The gall this show has — to title the episode “Earthquake,” to have the characters spend half their time talking about earthquakes, and not to have an actual earthquake?!
Just kidding, folks. Coming off of last week’s embarrassing lapse of attention, you can bet I kept an eagle eye on every frame of Modern Family tonight. But the stakes are higher than my personal credibility. This week’s merely solid half-hour of entertainment is not going to silence the anti-MF backlash that’s been building since the show got showered with Emmys just before the start of the season. Its typically sharp observations come packaged in a fairly standard sitcom format, and that’s reason enough for people to decide it’s nothing special.
I don’t think “Earthquake” is going to shake up that conventional wisdom. (Sorry, couldn’t help myself.) And it’s nowhere near the best this show can do in terms of humor, sentiment, or comic structure. But I’ve come to enjoy this show even when it’s not being as innovative as the other shows that get me jazzed, like Community or 30 Rock. I like spending time with these characters; I find them delightful. And as long as the writing and the direction doesn’t completely let them down, Modern Family is going to have a hard time disappointing me utterly.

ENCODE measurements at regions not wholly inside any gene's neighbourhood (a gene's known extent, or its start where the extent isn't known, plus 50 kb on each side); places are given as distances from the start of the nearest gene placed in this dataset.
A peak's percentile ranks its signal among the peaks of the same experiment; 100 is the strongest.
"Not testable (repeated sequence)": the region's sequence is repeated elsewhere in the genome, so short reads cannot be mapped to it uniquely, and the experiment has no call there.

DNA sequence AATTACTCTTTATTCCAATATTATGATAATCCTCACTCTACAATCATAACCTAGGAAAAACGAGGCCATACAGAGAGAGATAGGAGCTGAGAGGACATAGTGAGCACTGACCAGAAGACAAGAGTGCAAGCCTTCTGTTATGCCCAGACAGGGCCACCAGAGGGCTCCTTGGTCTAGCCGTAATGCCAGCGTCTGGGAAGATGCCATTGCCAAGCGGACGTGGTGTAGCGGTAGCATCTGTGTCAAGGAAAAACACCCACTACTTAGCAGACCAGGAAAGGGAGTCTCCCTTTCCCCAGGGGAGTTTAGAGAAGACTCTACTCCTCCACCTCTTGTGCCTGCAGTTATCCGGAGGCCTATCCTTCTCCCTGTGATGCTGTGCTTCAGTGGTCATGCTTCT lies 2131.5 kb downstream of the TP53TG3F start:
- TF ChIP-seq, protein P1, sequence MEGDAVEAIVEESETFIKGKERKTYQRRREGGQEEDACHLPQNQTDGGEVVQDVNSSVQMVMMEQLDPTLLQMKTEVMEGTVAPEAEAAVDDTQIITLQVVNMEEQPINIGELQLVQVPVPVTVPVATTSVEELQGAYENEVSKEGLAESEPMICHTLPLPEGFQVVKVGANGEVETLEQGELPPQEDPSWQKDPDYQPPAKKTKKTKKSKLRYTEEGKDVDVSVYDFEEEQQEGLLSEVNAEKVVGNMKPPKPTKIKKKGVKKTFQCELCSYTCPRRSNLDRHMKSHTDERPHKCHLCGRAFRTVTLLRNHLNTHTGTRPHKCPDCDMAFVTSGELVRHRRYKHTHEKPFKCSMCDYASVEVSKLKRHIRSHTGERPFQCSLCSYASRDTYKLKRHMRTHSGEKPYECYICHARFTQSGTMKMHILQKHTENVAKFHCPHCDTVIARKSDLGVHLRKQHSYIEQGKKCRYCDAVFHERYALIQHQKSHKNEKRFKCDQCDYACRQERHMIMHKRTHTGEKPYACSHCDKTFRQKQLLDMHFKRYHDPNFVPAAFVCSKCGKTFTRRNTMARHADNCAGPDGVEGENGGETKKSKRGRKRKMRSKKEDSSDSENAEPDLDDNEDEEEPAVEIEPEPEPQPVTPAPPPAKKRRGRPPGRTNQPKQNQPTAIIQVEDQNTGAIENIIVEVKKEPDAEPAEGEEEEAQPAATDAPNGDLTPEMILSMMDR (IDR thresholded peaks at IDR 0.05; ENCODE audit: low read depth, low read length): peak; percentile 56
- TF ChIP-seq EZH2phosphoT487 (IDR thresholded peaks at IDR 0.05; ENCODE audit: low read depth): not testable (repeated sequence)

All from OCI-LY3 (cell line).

Is it possible that “Earthquake” was inspired by Robert Altman’s Short Cuts, in which an earthquake unites a set of disparate LA characters for a moment in time? Or maybe it was just an obvious plot mechanism for a show that has to connect three households each week somehow. For Gloria, the temblor is a sign of God’s displeasure at Jay skipping church to go golfing. To be fair, Jay skips church for just about everything, including, according to Manny, feeling like he was getting a cold that turned out not to be a cold. (“Because I babied it,” Jay points out.) And of course, if Jay gets away with it, Manny’s going to give church-skipping a try. “I like what Jay said about God being in nature,” he explains. Sure, who wouldn’t?